All have retired from football, with many now doing something else to make a living.
Joseph Antoine Bell, the expert
Bell was tipped to play the 1990 world cup but was put aside at the very last minute owing to his activism over players’ bonuses. Though sidelined in favour of Thomas Nkono, he stayed with the rest of the team in Italy until after the heroic expedition. He was however selected for the squad for the 1994 FIFA World Cup where he eventually made his debut, playing in two of Cameroon’s group matches. After quitting professional football, Bell, 61, reconverted to a sports analysts and chronicler.
Stephen Tataw, the colossus
Stephen Tataw, 52, captained the indomitable lions to glory at the 1990 World Cup. He was present during the next edition of the tournament in the United States when the Lions were eliminated at the group stage. After the 1990 World Cup, Tataw played professional football in Japan and converted to business after quitting professional football. He was appointed assistant administrative director of the national football team at the ministry of Sports and Physical Education. He now works for Fecafoot though without any defined portfolio.
Emmanuel Maboang, the second fiddle
Emmanuel Maboang did not play any front role during the world cup and disappeared from public view after the American expedition in 1994 only to resurface in France as a coach and organizer of matches. He was appointed coach of the National U-23 selection. Maboang Kessak, 47, also had a brief spell as coach of Canon Yaounde and occupies the position of administrative director.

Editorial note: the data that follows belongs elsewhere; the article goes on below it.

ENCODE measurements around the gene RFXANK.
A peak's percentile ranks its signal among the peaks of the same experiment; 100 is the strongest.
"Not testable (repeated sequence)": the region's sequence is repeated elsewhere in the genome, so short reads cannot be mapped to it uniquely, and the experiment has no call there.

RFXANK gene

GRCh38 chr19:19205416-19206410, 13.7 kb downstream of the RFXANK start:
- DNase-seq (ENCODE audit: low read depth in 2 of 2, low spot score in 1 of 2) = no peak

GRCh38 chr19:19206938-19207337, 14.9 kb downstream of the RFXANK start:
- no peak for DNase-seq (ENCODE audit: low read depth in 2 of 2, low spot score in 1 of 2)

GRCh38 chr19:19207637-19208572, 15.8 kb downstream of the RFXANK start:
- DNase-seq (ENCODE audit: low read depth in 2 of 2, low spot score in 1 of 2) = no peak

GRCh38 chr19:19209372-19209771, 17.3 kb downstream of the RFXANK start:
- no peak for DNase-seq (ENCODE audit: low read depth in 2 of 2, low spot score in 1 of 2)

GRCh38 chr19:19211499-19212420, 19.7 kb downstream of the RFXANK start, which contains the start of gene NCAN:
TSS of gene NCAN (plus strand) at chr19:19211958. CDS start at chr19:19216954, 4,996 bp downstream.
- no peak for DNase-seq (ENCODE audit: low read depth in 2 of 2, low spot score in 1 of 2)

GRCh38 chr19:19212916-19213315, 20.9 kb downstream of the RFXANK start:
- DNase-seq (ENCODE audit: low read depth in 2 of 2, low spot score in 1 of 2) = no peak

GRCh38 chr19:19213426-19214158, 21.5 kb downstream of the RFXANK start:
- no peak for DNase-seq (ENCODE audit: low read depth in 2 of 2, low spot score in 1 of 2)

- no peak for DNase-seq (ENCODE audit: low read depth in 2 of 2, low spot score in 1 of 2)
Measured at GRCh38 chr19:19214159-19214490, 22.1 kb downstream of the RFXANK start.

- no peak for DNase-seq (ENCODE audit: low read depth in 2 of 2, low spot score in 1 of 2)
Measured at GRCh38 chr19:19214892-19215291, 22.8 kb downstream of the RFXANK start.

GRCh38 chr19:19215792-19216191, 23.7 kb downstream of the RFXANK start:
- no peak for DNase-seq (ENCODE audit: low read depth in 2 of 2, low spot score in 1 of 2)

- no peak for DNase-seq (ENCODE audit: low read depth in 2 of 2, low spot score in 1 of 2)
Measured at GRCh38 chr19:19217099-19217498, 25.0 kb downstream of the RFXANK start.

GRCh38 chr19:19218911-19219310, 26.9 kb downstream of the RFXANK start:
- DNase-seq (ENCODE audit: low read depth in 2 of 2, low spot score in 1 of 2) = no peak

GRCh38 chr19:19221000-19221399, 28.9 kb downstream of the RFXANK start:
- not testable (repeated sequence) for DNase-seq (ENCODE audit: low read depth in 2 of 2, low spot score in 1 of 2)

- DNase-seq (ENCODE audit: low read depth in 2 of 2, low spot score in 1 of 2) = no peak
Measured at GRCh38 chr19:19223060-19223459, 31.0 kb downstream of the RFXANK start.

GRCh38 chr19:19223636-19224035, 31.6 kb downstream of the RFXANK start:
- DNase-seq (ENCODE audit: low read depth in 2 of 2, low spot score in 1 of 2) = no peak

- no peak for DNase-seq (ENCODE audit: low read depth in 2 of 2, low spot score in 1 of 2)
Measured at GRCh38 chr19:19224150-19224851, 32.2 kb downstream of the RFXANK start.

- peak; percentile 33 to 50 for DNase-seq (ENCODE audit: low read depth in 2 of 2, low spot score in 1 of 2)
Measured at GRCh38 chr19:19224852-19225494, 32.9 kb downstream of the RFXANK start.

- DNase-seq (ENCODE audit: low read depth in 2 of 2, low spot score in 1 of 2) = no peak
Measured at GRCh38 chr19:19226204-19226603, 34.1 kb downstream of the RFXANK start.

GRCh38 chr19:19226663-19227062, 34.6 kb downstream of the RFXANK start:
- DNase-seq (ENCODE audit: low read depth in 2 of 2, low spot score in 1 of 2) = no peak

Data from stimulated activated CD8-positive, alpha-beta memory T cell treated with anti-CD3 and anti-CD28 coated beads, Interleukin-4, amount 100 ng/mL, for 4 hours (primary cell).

Roger Milla, the roving Ambassador
Roger Milla was the most remarkable player at the 1990 World Cup. Whereas his selection for the Italian campaign was problematic as his team mates complained that he was too old for the game. But Roger Milla, 63, scored four crucial goals that led Africa to the limelight of world football. He was again present in the 1994 World Cup and the only Cameroonian to score a goal, thereby emerging the oldest goal scorer in the final round of the world cup. After professional football, he retired to concentrate on charitable activities. He also heads the Tonnerre handball team and was appointed Roving ambassador by the Head of State.
Bonaventure Djonkep, the technician
Bonaventure Djonkep was noted for his fighting spirit and technical understanding of the game in 1990. Djonkep, 54, was unused in the group stage but did appear in their round of 16 match against Colombia, as a substitute. After that world cup, Djonkep hung his boots to pick up those of a trainer. He coached clubs like Coton Sport, Union of Douala and New Stars. Owing to his technical and tactical acumen, he was appointed one of the assistants to Volker Finke and joined the technical bench of the indomitable Lions.
Source : Cameroon Tribune